Regional Public Journalism
Play Live Radio
Next Up:
0:00 0:00
Available On Air Stations

Virgin America Merger With Alaska Air Reaches Logistical Crescendo This Week

Courtesy of Alaska Airlines

One of the diciest points in an airline merger is consolidating computer systems. That moment arrives Tuesday night for Alaska Airlines and its former West Coast rival Virgin America.

Seattle-based Alaska Airlines bought San Francisco-based Virgin America a year and a half ago. The process of merging the two carriers under the Alaska brand reaches "a crescendo" this week, in the words of Alaska Air Group CEO Brad Tilden.

Beginning Wednesday, Virgin's ticket counters, kiosks and signage will disappear. Travelers will deal with one reservation system, one call center, one website and one smartphone app -- all Alaska's.

Tilden told Wall Street analysts Monday that the company is now set to realize the benefits of its $2.6 billion acquisition.

"As of this moment we think we are 65 or 70 percent of the way through the merger. By the end of this quarter, by June 30th, we think we'll be 85 percent of our way through the merger," he said. "I think we are in a really good position today."

The rebranding won't be over right away.

Repainting all of Virgin America's Airbus plans in Alaska colors and changing out the interiors will take until next year. That will eliminate the seat-back TV screens Virgin had. Alaska Airlines delivers in-flight entertainment by streaming content to passengers' own devices.

As the Virgin America brand and its scrappy, hip culture flies into the sunset, the sting is somewhat salved for Virgin's pilots and flight attendants by the significant pay raises they receive on Alaska's more generous union contracts.

Tilden said Monday that the successful negotiation of unified contracts was another reason he is optimistic about the merger of different work cultures.

"We've got more work to do, but we do have 80 percent of our collectively-bargained payroll that has got new, market-based agreements," he said. "That is a great accomplishment. It sets us up to get integrated seniority lists, which sets us up to get the cultural stuff settled and moving forward."

Alaska Joins "Basic Economy" Trend

During Monday's quarterly earnings teleconference, Alaska's management also announced that the company would follow the nation's biggest three airlines in offering stripped-down, basic economy fares. Alaska said the new option, dubbed "Saver Fares,"  would debut in late fall.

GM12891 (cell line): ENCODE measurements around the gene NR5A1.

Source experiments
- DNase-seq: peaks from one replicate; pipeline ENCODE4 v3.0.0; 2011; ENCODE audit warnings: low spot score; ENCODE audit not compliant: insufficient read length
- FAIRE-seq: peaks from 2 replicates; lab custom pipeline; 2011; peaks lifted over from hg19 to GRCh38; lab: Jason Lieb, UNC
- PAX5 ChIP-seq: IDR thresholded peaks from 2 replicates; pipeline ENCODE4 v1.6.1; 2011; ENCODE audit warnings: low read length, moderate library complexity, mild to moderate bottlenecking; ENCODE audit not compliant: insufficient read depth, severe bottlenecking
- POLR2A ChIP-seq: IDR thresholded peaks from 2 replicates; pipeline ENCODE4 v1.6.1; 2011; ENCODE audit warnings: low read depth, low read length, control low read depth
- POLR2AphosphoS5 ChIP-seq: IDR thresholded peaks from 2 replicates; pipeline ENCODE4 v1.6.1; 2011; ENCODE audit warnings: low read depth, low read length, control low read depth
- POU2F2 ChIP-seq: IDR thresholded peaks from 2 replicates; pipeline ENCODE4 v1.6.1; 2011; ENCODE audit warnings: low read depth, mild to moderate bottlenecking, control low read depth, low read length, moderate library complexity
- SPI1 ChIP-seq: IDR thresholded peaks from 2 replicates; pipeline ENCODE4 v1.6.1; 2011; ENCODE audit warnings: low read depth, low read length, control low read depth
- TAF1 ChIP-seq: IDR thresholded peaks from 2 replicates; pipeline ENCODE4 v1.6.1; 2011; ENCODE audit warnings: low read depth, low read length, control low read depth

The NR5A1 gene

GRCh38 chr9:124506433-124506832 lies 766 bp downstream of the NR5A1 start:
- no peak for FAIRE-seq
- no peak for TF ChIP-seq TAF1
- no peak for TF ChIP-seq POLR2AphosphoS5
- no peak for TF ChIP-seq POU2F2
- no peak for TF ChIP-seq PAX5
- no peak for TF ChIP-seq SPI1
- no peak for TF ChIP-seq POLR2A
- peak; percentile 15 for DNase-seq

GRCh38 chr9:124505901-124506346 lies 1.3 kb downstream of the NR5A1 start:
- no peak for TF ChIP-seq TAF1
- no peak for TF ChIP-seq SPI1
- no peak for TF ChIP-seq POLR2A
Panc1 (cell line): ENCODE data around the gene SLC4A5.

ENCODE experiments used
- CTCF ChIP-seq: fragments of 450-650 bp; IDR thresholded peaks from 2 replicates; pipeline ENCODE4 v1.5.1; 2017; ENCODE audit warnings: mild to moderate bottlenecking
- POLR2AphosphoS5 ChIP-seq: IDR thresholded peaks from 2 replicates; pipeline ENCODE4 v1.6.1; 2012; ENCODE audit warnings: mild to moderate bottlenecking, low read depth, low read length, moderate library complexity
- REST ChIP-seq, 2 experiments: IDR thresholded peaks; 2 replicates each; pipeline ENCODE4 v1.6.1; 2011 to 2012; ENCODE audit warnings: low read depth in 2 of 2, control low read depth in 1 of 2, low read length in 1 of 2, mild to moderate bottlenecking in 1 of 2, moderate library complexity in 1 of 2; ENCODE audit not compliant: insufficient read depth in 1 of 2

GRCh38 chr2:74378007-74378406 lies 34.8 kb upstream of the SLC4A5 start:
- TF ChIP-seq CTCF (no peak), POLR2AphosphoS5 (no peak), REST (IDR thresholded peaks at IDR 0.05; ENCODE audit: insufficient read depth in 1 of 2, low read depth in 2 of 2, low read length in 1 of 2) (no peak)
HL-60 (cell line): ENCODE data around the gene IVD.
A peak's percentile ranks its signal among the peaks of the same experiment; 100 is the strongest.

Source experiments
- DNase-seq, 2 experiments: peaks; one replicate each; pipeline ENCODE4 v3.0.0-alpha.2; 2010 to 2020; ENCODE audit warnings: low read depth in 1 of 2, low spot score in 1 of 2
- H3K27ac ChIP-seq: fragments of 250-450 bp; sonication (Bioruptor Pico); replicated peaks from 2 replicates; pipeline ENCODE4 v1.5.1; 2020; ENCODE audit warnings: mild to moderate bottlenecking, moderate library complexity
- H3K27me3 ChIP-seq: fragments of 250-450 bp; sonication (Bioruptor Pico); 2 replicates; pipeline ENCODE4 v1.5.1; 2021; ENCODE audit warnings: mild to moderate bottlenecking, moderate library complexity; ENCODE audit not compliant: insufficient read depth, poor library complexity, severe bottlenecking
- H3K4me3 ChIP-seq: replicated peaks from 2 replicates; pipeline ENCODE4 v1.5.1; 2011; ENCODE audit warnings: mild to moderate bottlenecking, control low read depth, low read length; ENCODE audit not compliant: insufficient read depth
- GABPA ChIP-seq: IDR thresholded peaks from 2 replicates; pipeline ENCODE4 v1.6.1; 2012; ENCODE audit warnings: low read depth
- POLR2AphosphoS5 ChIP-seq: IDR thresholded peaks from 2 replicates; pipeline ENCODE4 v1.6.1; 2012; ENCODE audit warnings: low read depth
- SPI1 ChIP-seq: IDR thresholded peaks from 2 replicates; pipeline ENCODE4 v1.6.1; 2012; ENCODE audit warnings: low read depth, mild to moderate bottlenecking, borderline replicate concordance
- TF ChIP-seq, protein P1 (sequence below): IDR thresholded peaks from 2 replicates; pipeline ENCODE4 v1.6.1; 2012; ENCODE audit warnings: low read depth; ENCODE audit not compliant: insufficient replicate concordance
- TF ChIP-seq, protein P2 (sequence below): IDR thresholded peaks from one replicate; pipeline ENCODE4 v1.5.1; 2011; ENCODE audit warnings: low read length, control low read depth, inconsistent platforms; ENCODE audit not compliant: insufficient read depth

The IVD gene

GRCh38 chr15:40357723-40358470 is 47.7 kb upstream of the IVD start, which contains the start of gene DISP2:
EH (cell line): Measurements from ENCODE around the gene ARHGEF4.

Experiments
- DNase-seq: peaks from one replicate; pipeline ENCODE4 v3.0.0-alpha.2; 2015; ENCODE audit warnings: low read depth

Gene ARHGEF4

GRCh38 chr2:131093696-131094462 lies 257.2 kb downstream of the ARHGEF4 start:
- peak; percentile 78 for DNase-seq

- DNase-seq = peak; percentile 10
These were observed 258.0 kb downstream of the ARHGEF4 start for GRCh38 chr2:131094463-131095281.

"This low-priced product will be limited to seats assigned at the rear of the aircraft, and guests will board last," said Chief Commercial Officer Andrew Harrison. "Upgrades for elites will not be permitted and the tickets will not be changeable or cancellable."

Unlike the legacy carriers' versions of basic economy, Alaska's offering will still include advance seat assignment for free.

Delta, United and American all introduced basic economy fares in the past year to better compete with low-cost carriers such as Allegiant, Spirit and Frontier. Those airlines each offer super-low fares while imposing a myriad of fees, many for things that air travelers used to consider standard, such as use of the overhead bin, seat assignments, snacks, more legroom and itinerary changes.

Alaska Airlines leaders said they expect the new Saver Fares to drive $100 million in incremental revenue in 2019. Some business travel departments already steer clear of basic economy and will only book higher fare classes.

"It is sad to see Alaska Airlines take up this practice of basic economy," Alan Waite of Seattle wrote on his Single Flyer blog. "It is setting up the customer for disappointment as the average customer doesn’t fully understand these fares. Personally, I hope that Alaska will change this decision before implementation in Fall 2018. Alaska typically doesn’t offer the cheapest tickets but instead offers the best service. I hope this isn’t a sign of Alaska’s willingness to participate in the race-to-the-bottom."

Now semi-retired, Tom Banse covered national news, business, science, public policy, Olympic sports and human interest stories from across the Northwest. He reported from well known and out–of–the–way places in the region where important, amusing, touching, or outrageous events unfolded. Tom's stories can be found online and were heard on-air during "Morning Edition" and "All Things Considered" on NPR stations in Washington, Oregon, and Idaho.